University of Wisconsin Digital Collections
Link to University of Wisconsin Digital Collections
Link to University of Wisconsin Digital Collections
The Literature Collection

Page View

Hollen, Stanley (ed.) / The Wisconsin magazine
Volume XII, Number 3 (December 1914)

A fable,   p. twelve

Page twelve

against popular clamor is something of a
hero, even if he is mistaken. It is easy to
be generous at the expense of others, but
acts of this kind will not secure for us an
exalted seat in the New Jerusalem. When
our politicians have the courage to take up
unpopular issues that are right as cheer-
fully as they take up popular ones that are
doubtful, the hour of our redemption is
nigh. We should remember that it is much
more becoming to be modest than it is to
be boastful about our cherished "'idea.'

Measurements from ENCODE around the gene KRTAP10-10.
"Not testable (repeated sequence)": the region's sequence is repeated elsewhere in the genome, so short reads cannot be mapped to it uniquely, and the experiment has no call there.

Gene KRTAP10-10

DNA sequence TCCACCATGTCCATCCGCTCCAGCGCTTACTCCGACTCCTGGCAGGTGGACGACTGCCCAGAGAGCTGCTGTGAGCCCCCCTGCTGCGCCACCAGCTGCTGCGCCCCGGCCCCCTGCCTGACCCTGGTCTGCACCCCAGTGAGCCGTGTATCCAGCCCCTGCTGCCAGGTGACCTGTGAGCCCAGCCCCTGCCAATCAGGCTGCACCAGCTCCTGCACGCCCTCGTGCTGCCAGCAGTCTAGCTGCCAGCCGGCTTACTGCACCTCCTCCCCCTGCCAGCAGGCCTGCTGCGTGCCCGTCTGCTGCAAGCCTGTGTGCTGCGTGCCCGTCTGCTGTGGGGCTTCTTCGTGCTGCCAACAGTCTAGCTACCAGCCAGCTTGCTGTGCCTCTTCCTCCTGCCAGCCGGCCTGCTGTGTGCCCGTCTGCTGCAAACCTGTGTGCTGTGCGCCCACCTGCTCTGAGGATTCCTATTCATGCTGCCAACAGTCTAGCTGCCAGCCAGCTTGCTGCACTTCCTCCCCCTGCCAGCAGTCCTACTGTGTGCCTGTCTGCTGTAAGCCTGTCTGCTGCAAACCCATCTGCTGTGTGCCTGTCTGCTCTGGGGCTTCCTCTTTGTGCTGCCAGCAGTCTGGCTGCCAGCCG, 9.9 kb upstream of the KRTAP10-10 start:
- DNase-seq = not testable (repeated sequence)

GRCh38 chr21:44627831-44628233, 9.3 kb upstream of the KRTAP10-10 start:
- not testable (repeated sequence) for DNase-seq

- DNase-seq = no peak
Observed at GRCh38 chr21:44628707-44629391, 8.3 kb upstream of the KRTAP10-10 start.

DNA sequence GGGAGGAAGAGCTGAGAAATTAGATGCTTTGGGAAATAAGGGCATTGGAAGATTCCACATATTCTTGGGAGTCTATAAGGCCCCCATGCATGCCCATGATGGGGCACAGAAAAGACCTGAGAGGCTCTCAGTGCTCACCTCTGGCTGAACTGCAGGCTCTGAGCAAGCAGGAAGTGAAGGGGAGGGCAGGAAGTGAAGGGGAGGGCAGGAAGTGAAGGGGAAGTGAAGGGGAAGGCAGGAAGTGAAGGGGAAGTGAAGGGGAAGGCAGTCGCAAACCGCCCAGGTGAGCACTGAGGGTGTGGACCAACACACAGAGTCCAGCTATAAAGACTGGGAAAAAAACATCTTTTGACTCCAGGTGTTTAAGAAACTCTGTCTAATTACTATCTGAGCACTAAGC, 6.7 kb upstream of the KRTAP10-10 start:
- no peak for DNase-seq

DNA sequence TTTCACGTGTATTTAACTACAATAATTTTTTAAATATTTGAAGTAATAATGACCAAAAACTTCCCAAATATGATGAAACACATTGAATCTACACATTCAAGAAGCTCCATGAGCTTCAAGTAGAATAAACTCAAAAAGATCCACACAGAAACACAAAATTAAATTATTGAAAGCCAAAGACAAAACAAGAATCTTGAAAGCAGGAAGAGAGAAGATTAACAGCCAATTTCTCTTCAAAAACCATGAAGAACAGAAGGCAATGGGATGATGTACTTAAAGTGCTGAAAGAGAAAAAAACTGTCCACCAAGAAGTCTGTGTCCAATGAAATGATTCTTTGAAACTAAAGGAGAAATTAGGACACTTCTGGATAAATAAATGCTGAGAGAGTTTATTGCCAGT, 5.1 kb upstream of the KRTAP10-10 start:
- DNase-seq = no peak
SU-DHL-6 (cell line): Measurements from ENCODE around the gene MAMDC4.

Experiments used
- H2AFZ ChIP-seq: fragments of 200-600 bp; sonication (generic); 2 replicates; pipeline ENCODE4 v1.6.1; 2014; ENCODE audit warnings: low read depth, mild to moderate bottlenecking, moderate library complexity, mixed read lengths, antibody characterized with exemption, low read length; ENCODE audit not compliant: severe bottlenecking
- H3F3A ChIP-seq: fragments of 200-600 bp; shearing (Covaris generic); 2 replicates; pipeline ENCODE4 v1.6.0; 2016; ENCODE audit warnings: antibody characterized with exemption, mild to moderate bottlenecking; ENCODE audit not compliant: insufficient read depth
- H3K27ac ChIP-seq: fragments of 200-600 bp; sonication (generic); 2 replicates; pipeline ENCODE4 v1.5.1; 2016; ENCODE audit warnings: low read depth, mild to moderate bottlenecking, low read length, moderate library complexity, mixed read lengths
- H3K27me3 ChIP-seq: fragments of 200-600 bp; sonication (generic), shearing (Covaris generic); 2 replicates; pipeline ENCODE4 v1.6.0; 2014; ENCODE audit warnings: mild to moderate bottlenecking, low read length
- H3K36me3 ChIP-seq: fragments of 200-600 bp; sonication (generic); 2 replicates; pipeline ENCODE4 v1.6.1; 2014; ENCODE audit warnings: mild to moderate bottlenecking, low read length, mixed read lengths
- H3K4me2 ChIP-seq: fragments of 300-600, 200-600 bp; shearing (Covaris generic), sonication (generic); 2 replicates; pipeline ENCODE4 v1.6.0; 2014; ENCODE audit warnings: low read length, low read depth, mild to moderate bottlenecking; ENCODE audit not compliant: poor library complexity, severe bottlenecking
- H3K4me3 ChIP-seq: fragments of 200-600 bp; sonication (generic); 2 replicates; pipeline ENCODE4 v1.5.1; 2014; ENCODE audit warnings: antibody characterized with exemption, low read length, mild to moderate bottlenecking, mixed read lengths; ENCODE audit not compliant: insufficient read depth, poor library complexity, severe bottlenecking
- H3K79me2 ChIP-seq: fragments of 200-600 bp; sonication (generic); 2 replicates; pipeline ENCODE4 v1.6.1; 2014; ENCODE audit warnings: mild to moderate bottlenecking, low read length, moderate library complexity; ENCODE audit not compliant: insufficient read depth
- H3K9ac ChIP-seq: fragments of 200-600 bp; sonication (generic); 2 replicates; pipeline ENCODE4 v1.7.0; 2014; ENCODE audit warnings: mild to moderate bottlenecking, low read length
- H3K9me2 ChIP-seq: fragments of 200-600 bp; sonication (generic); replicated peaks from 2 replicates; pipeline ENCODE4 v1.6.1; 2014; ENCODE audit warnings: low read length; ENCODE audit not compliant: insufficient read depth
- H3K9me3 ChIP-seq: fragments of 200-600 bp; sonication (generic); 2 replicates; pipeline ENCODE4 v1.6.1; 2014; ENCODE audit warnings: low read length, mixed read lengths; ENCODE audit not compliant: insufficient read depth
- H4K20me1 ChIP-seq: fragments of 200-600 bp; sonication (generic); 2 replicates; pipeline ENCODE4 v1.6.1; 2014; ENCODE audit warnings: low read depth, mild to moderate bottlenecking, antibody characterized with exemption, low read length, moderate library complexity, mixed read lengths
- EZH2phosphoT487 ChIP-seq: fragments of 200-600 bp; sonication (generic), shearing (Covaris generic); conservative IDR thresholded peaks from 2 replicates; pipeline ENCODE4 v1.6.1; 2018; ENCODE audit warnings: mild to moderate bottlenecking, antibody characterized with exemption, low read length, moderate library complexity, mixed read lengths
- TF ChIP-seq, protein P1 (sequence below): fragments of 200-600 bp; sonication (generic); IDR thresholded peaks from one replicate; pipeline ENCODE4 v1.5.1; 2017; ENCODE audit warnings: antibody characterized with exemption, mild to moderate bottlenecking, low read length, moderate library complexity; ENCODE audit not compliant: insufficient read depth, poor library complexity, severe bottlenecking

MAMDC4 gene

Let our neighbors monopolize the bouquet
throwing business in reference to it. It is,
generally speaking, the mountebank who
most loudly praises his own wares.
  If the promulgators of the "Wisconsin
Idea" stand for equal and exact justice to
all and against all class favoritism, they
have endless possibilities before them and
they will be the best of the sons of men,.
although they may not always have the ap-
plause of the galleries. If not, they have,
at most but a temporary success in sight,
because no enduring system of govern-
ment can be built on a foundation that has,
the word "injustice" written on one of its
corner stones, no matter how small the af-
fected class may be.
  tf the sentiments here expressed are
iconoclastic or heretical or are too common-
place for your literary project or not ger-
inane, you are at perfect liberty to consign
this letter to the oblivion of the editorial
waste basket, in which venerable recepta-
cle innumerable more deserving things
have found a peaceful sepulture.
                   A FABLE
  Once upon a time there was an Average Undergraduate.
  He was such a well-behaved undergraduate that he refused
to .go out and mix with the other undergraduates in extra-
curriculum activities.
  And he settled back into a bomb-proof existence.
  He spent his last two years in criticising the fraternity
system, the faculty, the head coach, the college periodicals, and
whatever else he happened to think of.

Go up to Top of Page